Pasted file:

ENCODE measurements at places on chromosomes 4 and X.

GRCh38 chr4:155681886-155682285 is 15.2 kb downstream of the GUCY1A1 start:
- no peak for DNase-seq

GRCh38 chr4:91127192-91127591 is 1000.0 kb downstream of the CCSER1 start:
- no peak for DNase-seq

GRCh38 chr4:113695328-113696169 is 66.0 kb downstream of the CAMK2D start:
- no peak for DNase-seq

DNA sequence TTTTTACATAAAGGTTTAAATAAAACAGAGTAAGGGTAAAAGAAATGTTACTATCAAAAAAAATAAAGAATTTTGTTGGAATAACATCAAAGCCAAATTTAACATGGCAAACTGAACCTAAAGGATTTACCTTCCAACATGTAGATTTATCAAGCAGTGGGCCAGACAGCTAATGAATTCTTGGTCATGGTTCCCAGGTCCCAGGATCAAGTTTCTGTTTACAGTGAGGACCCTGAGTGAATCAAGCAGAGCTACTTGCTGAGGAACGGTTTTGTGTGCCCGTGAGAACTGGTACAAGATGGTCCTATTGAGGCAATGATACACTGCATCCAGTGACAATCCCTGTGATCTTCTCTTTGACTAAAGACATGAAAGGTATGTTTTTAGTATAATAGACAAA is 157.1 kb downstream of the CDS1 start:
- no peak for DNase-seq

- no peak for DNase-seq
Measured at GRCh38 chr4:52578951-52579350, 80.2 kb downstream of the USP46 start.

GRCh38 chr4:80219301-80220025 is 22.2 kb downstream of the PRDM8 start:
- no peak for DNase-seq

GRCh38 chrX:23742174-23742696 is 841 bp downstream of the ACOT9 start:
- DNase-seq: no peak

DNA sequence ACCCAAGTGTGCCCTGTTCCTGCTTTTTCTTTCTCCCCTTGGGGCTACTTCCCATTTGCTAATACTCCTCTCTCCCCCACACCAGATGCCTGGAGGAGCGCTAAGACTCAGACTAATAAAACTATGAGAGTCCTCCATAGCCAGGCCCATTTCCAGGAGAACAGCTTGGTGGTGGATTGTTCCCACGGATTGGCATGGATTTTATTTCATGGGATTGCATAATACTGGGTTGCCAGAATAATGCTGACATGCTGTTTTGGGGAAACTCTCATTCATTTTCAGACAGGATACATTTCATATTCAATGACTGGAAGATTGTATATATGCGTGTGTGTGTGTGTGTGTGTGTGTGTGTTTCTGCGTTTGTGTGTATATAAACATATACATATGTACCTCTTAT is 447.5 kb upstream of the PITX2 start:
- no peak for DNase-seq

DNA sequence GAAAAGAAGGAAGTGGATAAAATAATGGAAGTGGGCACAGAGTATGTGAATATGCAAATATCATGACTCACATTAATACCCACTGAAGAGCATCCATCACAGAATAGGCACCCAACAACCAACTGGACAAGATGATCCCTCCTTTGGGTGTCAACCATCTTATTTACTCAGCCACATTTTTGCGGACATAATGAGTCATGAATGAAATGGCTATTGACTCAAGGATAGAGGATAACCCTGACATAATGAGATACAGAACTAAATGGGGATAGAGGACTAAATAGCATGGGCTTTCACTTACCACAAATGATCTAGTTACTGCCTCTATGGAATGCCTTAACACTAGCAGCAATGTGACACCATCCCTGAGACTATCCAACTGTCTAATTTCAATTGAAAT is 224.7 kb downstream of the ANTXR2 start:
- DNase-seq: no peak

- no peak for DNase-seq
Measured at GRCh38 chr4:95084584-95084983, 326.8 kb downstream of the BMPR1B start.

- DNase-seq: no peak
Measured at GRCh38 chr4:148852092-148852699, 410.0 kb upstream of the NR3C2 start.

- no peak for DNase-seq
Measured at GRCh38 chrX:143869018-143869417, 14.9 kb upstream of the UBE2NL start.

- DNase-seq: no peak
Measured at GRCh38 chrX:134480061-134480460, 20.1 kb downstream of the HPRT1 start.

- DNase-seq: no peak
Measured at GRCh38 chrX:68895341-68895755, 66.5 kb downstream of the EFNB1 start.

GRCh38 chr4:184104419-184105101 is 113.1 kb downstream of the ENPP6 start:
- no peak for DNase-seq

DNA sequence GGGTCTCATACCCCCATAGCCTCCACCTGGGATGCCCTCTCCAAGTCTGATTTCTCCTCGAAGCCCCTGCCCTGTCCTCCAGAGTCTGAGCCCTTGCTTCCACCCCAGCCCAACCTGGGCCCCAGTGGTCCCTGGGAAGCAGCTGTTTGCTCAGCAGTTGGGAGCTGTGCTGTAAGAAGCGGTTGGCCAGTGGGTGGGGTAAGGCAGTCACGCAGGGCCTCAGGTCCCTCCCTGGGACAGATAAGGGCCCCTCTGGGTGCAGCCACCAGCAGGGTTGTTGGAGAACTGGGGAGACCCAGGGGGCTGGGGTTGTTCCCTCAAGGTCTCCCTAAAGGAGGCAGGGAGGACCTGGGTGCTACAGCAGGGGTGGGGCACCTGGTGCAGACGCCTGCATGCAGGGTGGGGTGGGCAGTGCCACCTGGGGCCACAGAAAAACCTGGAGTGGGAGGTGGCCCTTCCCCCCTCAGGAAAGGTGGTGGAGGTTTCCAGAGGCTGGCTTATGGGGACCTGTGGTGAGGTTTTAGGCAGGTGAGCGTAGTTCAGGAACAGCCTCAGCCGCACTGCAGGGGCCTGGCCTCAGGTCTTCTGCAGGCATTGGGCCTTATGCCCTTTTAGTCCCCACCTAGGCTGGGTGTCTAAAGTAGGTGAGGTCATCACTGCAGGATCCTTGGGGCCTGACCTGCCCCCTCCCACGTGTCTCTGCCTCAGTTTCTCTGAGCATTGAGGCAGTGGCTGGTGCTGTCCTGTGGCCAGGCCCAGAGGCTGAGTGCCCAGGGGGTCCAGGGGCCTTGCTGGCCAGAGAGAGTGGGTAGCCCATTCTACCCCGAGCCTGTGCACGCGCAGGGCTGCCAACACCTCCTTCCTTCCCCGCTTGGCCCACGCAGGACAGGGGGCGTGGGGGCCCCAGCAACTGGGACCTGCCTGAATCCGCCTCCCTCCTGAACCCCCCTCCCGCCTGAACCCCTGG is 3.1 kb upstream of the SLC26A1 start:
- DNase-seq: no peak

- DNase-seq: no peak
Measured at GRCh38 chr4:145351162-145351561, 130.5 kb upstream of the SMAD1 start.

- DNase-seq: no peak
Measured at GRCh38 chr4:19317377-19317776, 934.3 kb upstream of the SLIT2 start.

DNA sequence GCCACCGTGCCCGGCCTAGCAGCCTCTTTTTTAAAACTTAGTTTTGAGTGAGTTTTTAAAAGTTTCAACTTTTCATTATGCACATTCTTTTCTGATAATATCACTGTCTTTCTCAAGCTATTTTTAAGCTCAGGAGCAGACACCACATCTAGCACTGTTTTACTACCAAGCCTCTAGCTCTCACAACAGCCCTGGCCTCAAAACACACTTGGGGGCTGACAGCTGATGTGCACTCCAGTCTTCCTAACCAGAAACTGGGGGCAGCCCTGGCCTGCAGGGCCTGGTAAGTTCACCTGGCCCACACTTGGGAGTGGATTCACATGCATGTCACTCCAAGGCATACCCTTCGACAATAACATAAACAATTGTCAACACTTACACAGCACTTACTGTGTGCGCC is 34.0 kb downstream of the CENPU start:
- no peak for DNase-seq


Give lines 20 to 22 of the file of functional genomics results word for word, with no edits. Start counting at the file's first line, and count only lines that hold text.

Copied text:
- no peak for DNase-seq
Measured at GRCh38 chr4:95084584-95084983, 326.8 kb downstream of the BMPR1B start.

- DNase-seq: no peak